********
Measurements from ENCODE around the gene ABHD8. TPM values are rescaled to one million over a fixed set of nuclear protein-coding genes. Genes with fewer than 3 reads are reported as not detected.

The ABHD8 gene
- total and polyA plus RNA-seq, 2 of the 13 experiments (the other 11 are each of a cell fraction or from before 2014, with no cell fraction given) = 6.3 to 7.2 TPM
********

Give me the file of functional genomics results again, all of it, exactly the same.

Measurements from ENCODE around the gene ABHD8. TPM values are rescaled to one million over a fixed set of nuclear protein-coding genes. Genes with fewer than 3 reads are reported as not detected.

The ABHD8 gene
- total and polyA plus RNA-seq, 2 of the 13 experiments (the other 11 are each of a cell fraction or from before 2014, with no cell fraction given) = 6.3 to 7.2 TPM